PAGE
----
Many extraordinary things happened in the wake of Joey Ramone's death from lymphoma on Easter Sunday. The lead singer of a band that never had a gold record (a band I managed from 1975 to 1980) got the lead obituary in the New York Times. Vin Scelsa described the outpouring of grief as the most massive for a musician since John Lennon died in 1980. Even the New York Post's Andrea Peyser wrote a column approving of him.
Like Peyser, Joey came from Queens and found a warm welcome in the cruel and fickle New York That Matters. When the Ramones got off the subway in the East Village, they belonged, at last. Queens, for its part, was happy to see them go.
The Ramones were Not Forest Hills, as surely as the Kennedys were Not Beacon Hill and the Hollywood moguls were Not Pasadena. And as much as Tommy, Dee Dee, and Johnny Ramone didn't fit into that world, Joey was even more of an outcast. He reached his full six-foot-six-inch height at 14, shared none of the local ambitions, and wore Carnaby Street-style velvets -- and was picked on, bullied, and scorned. So he reinvented himself and never looked homeward (except for song inspiration). Back there, they studied for the SATs and got cars for their 18th birthdays. The Ramones skipped school and took the subway.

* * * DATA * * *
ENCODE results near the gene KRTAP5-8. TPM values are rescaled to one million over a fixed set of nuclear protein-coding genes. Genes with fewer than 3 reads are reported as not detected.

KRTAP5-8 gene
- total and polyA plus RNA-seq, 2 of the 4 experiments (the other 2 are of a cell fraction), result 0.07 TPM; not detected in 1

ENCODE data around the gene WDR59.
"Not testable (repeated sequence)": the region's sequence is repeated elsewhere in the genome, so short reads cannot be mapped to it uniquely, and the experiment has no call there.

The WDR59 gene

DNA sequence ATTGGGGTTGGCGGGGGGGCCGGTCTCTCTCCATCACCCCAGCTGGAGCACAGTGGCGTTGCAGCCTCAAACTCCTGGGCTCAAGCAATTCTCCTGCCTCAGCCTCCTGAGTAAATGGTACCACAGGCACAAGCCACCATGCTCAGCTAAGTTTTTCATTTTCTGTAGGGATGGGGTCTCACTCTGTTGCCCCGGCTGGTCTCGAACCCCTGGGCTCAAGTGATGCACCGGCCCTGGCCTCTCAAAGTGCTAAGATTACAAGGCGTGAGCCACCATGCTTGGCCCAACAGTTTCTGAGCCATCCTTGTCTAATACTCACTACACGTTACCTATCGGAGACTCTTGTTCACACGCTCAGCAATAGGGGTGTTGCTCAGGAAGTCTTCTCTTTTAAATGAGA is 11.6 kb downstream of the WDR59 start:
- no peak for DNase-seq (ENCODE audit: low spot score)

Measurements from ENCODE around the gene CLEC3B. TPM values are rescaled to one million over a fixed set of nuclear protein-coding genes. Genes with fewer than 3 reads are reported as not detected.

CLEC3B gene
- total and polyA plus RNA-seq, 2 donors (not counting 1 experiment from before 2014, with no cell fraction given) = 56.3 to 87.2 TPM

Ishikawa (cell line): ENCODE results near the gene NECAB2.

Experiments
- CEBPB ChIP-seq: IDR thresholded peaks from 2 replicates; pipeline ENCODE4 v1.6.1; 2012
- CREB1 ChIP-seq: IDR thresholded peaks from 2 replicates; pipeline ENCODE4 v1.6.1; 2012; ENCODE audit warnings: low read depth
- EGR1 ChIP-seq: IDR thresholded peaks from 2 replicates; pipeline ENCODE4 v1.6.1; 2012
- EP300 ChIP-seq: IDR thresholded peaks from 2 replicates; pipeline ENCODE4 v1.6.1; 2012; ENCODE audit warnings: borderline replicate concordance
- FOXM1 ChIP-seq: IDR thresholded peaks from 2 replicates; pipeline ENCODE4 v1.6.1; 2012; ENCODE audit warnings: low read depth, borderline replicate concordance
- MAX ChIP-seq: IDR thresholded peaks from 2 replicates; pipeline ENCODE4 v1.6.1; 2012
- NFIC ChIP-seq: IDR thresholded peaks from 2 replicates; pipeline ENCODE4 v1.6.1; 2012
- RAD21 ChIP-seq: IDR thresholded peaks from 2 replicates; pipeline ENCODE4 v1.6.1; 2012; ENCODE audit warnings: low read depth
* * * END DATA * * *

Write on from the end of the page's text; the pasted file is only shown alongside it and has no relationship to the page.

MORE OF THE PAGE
Were they a joke? Was Little Richard a joke? Is Eminem? You don't get it -- stay home. Still, Joey lived to see most of his rock-'n'-roll dreams come true, except for that elusive hit record. (Although the band sold enough tickets in twenty years of touring to retire as millionaires.) Shrewdly, sarcastically, and succinctly, the Ramones lit fires all over the world. While bands that outsold them will be lucky to end up as footnotes, the Ramones are on the shortlist of twentieth-century innovators.
Joey had been battling lymphoma for years but kept his struggle private. "What I hate is they keep saying it's leukemia," he told friends. "Can't they get it right?" Would he set them straight?
"Some guy from Spin is coming to interview me," he told friends. "He'll have to ask 'How are you?' because I'm in a hospital, y'know? I think I'll answer, 'Oh, fine, a little cancer here and there, but okay, y'know?'"